Visibility equals credibility. If people see you, hear you and get to know your name, you should start to build a reputation as a subject matter expert. We think of speaking in two formats: Seminars you organize or guest speaking before groups. Have you considered these ideas that break free of the traditional mold for this method of prospecting?
1. The different wrapper.
You are a financial advisor who is deeply committed to a local nonprofit organization. You are good at public speaking. Your organization’s mission supports the environment. Suppose the organization schedules a seminar under their own name that features you, a longtime member and volunteer as a speaker? Your topic might be environmentally conscious investing or ethical investing. The organization promotes it through it’s channels. The chances of the local press running a story about it are good. Although advisors hold seminars about investing often, a nonprofit running a seminar on environmentally conscious investing happens less frequently. That is news.
2. Speaking on behalf of your favorite charity.
You are comfortable speaking in front of groups. You are affiliated with a nonprofit. They have launched a capital campaign. They want the story to get out. It is not too difficult for them to get on the agenda for other local community organizations who have meetings featuring speakers. Service clubs hold lunch meetings, for example. They need someone to stand up and deliver a compelling presentation. You are the ideal person. Your professional credentials are provided in the introduction.
3. The substitute speaker.
You have spoken in the community before. You have a list of topics you can address. Each has 15, 30 and 45 minute versions. You put the word out you are available on short notice in case a scheduled speaker cancels out at the last minute. Meetings continue to take place during the winter months. Sometimes road conditions or flight delays mean the speaker can’t get there. You are local and just a phone call away.
4. The passed around speaker.
You belong to an organization with several local chapters. Your alumni association may have clubs in several nearby metro locations. You deliver a great presentation. It might address different ways of contributing to support the university. The president of your chapter knows the presidents of the other chapters. They talk you up among themselves. The other local chapters call and ask you to address their group because the word of mouth reviews were excellent.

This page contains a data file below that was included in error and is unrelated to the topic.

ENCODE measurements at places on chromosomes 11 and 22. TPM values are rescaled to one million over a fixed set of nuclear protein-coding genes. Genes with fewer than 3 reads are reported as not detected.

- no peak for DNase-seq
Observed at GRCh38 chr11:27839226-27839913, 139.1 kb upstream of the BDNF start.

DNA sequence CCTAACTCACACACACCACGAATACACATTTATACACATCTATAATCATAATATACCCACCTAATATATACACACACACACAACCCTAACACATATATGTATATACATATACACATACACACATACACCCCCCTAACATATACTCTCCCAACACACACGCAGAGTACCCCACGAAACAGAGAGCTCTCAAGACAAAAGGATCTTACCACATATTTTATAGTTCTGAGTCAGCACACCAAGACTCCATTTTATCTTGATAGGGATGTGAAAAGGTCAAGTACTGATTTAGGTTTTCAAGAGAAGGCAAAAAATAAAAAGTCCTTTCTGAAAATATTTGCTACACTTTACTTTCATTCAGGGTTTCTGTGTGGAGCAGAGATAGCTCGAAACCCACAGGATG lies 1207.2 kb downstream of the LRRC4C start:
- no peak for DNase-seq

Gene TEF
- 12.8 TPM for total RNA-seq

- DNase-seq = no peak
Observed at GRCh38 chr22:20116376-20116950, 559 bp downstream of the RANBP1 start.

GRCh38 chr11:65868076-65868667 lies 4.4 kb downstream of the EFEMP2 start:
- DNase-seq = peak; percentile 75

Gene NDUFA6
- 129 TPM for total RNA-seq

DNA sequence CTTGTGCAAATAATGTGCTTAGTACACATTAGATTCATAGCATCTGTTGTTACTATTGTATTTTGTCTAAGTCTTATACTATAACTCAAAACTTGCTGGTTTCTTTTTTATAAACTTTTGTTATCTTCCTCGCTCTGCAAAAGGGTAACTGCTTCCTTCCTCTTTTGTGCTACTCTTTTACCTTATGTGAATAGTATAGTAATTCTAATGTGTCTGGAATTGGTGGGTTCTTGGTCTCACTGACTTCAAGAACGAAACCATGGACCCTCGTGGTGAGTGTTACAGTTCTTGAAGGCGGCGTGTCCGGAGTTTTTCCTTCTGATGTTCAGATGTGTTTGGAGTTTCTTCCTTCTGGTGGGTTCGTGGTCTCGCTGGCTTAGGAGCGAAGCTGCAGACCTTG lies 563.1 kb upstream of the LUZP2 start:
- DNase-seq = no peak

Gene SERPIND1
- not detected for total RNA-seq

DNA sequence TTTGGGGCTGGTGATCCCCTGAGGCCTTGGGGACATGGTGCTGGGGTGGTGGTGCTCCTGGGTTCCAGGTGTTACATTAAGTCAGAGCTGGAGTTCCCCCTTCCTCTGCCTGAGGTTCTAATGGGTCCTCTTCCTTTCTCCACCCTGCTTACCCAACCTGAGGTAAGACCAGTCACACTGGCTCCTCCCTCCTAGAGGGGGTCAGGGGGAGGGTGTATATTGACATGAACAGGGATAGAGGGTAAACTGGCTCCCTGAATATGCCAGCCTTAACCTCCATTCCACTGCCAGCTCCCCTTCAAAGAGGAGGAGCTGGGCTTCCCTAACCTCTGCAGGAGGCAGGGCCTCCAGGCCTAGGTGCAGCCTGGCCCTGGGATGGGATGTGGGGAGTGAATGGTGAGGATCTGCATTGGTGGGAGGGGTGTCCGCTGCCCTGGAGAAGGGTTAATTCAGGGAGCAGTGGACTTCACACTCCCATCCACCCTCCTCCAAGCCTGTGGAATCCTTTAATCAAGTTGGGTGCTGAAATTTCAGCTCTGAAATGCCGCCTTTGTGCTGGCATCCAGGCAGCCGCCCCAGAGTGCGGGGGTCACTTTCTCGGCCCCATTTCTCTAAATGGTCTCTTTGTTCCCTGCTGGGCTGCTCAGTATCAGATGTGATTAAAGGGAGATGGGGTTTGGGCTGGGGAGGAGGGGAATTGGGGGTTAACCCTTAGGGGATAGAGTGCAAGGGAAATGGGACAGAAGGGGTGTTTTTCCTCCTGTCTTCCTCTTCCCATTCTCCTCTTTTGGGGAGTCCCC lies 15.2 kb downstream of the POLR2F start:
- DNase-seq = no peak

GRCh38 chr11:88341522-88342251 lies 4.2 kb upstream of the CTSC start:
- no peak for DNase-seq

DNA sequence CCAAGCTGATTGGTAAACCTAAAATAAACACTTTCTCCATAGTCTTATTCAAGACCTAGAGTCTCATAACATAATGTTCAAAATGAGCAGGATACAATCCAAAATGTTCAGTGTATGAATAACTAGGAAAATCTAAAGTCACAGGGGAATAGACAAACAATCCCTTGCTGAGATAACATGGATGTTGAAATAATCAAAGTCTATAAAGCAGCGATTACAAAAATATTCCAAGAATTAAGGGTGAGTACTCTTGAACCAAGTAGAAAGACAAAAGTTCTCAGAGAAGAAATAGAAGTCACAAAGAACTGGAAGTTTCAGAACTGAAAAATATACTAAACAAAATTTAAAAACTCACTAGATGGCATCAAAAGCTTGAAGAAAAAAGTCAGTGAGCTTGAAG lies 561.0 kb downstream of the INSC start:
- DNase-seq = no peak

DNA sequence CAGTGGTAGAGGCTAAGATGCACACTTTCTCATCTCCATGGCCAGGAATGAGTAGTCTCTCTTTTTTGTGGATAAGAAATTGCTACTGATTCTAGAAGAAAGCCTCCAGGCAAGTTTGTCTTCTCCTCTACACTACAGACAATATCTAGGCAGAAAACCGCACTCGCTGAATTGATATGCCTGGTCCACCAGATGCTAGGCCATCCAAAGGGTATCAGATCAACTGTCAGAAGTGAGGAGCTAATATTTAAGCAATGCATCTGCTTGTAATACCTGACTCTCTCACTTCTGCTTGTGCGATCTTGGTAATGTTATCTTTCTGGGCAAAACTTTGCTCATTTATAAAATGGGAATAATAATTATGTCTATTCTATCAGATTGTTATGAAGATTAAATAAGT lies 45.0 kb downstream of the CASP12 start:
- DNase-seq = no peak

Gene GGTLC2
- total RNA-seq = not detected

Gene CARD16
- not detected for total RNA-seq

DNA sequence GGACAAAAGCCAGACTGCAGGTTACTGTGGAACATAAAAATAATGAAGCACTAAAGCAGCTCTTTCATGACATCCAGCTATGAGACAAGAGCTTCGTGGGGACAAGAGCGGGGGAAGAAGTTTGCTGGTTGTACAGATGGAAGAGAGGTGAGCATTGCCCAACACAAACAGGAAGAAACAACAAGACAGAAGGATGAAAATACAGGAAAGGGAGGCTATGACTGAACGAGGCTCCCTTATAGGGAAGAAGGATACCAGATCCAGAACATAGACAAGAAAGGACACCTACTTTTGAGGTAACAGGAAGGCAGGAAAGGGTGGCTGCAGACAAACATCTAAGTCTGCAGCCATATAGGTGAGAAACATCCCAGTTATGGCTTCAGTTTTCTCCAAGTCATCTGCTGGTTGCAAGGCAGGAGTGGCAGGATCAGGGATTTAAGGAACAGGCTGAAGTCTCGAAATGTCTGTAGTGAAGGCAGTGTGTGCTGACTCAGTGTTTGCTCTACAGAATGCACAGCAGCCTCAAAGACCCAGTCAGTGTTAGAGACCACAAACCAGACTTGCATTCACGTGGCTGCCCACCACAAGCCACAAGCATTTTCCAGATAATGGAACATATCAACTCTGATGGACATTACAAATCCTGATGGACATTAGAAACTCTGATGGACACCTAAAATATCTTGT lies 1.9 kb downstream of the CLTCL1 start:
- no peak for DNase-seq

5. The religious organization speaker.
You belong to a congregation. They raise money through the weekly collection basket. They also would like members to remember them in their wills or list them as life insurance beneficiaries. You offer to deliver a presentation in their community hall about different ways of giving to charity. The head of the congregation likes the idea because it helps with the fundraising side. The presentation is promoted though announcements in the bulletin, reminders from the pulpit and word of mouth through different volunteer groups. The attendees indicate other topics they would like to learn about. You meet with the leadership and discuss if future seminars will be held on or away from their property.
6. The speaker driving the organization’s message.
We are back to your college and the alumni office. A New York financial advisor graduated from a large state university. They contacted the alumni office and asked for permission to organize a series of seminars on topics relevant to graduates and only available to alumni. He asked permission to use the alumni association logo on the invitations. The school agreed! The Do Not Call rules restrict solicitation by advisors. A graduate of the college contacting other graduates of the same college, inviting them to an event presented as an alumni association activity should be a different story because of the nonprofit/charitable element. You Compliance manager would know.
7. The speaker awarding Continuing Education credits.
Financial advisors are one of several fields requiring CE credits to maintain your license. Can you present a seminar addressing an approved topic that also qualifies for CE credit? What is the mechanism for awarding the credits? This would be a big draw. You should attract professionals.
8. Teaching at the community school.
Many towns have evening classes that do not award academic credit. Often topics include cooking, dance and personal finance. Can you deliver a course on the basics of investing or managing your finances? How about financial planning. The audience should bond with you. It’s likely a few attendees will ask to become clients.
These ideas need Compliance approval. They are different ways of getting in front of groups of people with the potential to become clients.